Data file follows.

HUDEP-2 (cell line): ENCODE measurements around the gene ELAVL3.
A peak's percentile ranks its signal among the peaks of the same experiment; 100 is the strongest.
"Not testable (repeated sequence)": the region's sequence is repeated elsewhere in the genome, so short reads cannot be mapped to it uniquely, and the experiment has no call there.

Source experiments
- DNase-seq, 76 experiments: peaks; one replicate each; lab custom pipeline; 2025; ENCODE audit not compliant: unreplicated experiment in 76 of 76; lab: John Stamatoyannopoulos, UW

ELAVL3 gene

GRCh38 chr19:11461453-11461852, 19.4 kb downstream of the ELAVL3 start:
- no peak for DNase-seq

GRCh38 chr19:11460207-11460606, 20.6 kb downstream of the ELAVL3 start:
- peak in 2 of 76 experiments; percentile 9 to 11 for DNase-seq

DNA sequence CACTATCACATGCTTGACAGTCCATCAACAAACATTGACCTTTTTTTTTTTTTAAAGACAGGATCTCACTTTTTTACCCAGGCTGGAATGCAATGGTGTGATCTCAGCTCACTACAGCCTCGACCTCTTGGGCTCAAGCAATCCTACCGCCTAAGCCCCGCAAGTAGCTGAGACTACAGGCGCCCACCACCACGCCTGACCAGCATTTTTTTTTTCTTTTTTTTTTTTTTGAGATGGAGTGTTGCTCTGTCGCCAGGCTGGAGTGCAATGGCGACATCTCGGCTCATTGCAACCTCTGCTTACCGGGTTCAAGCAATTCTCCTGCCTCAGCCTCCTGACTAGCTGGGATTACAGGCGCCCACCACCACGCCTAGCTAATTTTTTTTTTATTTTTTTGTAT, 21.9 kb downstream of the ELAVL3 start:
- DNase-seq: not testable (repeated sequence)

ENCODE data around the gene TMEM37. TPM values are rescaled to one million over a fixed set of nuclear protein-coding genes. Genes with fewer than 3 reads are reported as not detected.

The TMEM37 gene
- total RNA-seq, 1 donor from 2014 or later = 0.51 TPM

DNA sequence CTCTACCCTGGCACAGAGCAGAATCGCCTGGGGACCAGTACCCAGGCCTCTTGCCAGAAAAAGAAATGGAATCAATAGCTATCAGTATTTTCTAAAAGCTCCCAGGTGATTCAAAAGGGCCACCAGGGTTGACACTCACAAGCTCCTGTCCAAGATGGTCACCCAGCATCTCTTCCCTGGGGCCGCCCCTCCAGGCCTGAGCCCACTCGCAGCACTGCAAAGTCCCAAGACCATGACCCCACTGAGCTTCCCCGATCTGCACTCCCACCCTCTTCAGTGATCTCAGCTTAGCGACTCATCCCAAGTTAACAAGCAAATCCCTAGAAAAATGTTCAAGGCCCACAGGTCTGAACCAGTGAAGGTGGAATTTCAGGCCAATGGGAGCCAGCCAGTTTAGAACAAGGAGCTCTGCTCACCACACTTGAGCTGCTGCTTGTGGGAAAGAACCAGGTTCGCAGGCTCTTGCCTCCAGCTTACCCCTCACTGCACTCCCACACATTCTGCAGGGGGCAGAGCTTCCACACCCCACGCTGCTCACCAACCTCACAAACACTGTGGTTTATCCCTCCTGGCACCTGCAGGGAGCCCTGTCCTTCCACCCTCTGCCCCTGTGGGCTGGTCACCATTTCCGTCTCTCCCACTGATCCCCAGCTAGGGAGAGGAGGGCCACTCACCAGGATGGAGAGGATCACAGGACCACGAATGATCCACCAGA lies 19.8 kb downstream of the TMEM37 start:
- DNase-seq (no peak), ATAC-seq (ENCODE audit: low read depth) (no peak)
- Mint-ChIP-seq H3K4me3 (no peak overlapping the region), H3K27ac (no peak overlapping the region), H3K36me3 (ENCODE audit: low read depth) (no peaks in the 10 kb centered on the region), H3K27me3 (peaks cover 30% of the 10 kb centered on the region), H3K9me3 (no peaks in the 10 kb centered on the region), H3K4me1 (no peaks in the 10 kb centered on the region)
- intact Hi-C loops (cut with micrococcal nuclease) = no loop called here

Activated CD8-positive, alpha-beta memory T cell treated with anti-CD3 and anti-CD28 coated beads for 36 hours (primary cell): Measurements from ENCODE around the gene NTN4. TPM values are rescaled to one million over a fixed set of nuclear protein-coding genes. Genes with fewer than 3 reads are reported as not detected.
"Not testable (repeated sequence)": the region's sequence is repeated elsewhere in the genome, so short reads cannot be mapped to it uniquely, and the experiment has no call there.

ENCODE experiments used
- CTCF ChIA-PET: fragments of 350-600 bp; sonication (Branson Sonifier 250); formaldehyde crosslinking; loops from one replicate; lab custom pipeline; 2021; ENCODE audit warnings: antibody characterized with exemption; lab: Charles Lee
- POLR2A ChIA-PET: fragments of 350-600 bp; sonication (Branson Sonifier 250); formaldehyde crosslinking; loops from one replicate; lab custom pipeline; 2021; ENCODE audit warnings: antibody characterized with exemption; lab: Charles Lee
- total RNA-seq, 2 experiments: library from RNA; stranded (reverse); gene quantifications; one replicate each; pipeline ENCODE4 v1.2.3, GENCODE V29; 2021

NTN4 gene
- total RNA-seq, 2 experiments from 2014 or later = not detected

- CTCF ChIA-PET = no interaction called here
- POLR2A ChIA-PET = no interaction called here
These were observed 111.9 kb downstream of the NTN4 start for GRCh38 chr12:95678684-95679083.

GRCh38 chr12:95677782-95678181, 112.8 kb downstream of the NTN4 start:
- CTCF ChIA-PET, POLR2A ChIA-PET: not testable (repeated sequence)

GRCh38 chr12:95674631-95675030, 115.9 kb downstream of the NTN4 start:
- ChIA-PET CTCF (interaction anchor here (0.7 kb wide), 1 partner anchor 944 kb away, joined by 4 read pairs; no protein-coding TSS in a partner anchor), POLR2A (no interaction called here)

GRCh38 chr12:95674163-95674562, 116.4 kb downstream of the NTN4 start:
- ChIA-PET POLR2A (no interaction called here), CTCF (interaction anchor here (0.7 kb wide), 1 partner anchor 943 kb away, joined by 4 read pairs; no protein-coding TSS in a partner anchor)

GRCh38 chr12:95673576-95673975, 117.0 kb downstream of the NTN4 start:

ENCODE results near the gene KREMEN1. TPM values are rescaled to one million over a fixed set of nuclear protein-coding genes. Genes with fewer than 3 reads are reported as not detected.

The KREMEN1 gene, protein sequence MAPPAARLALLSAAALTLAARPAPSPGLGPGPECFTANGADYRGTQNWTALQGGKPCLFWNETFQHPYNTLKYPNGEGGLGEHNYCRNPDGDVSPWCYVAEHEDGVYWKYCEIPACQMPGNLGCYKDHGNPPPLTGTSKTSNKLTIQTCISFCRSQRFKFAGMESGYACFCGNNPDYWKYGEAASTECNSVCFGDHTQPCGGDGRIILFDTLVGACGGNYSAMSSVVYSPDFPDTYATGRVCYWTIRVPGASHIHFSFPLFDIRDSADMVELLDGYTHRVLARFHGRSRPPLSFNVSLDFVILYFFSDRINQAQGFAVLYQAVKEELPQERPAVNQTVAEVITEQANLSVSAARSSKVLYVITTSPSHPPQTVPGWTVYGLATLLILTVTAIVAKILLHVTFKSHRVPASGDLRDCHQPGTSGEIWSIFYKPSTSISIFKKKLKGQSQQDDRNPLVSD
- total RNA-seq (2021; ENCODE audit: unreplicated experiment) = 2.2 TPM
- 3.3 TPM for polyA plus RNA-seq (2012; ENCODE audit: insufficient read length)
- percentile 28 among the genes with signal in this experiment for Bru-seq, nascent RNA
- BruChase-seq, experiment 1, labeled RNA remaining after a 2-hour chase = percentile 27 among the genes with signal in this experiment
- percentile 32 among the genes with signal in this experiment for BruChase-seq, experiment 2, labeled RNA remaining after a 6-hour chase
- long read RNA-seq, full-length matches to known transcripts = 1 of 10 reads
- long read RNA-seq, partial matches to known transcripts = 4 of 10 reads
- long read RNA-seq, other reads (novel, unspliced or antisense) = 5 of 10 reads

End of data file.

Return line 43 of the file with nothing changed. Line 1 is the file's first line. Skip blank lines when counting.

- BruChase-seq, experiment 1, labeled RNA remaining after a 2-hour chase = percentile 27 among the genes with signal in this experiment